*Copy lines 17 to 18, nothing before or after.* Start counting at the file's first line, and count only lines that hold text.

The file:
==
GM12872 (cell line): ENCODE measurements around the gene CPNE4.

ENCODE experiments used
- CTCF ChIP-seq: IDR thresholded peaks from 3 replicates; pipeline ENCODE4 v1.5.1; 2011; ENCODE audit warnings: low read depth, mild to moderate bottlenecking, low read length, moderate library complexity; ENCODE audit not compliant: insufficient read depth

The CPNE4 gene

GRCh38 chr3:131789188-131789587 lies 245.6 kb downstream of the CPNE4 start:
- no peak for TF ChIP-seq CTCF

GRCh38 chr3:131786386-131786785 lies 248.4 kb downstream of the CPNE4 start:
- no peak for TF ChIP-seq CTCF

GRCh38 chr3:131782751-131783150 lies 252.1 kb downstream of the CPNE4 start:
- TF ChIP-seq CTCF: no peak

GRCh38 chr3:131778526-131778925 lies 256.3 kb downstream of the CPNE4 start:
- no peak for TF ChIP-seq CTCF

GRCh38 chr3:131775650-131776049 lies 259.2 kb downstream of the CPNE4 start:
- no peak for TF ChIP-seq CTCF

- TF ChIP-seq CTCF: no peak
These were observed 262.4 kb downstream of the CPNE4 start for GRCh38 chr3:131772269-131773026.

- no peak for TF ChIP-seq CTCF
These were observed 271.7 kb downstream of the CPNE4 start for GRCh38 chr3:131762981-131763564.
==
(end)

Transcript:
- no peak for TF ChIP-seq CTCF
These were observed 271.7 kb downstream of the CPNE4 start for GRCh38 chr3:131762981-131763564.